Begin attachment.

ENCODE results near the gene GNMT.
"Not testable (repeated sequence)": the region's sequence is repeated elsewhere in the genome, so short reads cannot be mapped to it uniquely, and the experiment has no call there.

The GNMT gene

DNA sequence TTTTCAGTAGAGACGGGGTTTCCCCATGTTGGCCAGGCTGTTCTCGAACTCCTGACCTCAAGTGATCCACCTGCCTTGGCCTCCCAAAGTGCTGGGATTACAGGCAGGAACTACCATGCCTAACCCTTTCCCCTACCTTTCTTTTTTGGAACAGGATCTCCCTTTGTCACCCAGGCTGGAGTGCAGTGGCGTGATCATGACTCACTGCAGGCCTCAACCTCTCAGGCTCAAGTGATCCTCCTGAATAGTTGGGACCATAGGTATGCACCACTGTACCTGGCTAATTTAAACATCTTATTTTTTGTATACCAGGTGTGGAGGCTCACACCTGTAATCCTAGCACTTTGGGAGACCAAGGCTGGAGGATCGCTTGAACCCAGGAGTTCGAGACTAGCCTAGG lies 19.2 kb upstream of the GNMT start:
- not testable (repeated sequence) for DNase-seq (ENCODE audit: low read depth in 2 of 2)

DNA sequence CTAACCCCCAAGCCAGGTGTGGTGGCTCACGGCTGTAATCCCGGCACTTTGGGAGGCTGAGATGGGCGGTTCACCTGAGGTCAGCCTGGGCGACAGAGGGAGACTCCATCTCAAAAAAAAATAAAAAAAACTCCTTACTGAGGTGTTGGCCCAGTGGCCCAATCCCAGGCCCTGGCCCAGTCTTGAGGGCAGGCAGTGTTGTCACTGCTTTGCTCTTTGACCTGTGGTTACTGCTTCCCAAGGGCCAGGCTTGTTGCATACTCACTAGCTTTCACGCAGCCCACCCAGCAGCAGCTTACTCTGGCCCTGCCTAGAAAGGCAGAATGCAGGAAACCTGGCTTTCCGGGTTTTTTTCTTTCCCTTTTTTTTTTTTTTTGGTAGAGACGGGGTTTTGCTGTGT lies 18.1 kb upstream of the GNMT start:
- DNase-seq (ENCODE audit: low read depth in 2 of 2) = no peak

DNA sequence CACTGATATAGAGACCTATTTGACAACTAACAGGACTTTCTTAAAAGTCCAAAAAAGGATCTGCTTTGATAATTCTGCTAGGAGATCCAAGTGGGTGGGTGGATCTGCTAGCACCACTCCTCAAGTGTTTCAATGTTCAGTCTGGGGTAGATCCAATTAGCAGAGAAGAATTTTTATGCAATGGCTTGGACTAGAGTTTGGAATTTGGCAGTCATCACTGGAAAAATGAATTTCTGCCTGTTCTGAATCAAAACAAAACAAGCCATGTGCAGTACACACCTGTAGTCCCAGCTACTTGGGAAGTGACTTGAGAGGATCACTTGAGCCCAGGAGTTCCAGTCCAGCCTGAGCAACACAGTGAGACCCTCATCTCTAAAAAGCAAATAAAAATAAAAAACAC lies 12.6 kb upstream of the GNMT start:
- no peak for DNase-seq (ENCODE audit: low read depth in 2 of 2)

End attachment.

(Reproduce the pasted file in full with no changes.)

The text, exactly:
ENCODE results near the gene GNMT.
"Not testable (repeated sequence)": the region's sequence is repeated elsewhere in the genome, so short reads cannot be mapped to it uniquely, and the experiment has no call there.

The GNMT gene

DNA sequence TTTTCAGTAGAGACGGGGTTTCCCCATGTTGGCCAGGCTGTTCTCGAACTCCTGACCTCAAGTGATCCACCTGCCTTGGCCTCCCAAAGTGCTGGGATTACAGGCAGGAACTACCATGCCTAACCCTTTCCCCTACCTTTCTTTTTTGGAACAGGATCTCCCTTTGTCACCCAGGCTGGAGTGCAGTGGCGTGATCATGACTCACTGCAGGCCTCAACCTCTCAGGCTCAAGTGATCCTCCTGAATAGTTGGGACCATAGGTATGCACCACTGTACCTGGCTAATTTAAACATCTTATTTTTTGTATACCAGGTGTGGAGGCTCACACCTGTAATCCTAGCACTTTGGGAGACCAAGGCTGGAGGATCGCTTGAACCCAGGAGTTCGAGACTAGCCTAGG lies 19.2 kb upstream of the GNMT start:
- not testable (repeated sequence) for DNase-seq (ENCODE audit: low read depth in 2 of 2)

DNA sequence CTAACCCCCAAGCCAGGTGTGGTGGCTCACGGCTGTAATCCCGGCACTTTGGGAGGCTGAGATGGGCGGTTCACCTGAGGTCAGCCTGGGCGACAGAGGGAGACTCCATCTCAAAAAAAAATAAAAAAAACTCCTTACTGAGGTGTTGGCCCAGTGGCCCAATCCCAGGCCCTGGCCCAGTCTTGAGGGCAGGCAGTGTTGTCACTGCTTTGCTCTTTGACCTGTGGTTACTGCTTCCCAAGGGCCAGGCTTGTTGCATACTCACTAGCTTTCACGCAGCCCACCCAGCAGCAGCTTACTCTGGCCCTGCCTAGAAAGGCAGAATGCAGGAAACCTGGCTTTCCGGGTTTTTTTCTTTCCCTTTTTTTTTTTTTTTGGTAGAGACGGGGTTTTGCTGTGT lies 18.1 kb upstream of the GNMT start:
- DNase-seq (ENCODE audit: low read depth in 2 of 2) = no peak

DNA sequence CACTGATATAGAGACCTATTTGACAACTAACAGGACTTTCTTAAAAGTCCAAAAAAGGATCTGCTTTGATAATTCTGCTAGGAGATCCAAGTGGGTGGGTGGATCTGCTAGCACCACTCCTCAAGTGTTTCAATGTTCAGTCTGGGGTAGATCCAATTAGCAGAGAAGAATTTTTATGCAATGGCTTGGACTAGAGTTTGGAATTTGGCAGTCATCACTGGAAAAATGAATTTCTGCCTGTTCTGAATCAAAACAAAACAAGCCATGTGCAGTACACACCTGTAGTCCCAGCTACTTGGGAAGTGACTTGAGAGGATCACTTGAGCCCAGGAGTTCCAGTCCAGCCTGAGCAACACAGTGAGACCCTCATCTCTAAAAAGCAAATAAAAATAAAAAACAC lies 12.6 kb upstream of the GNMT start:
- no peak for DNase-seq (ENCODE audit: low read depth in 2 of 2)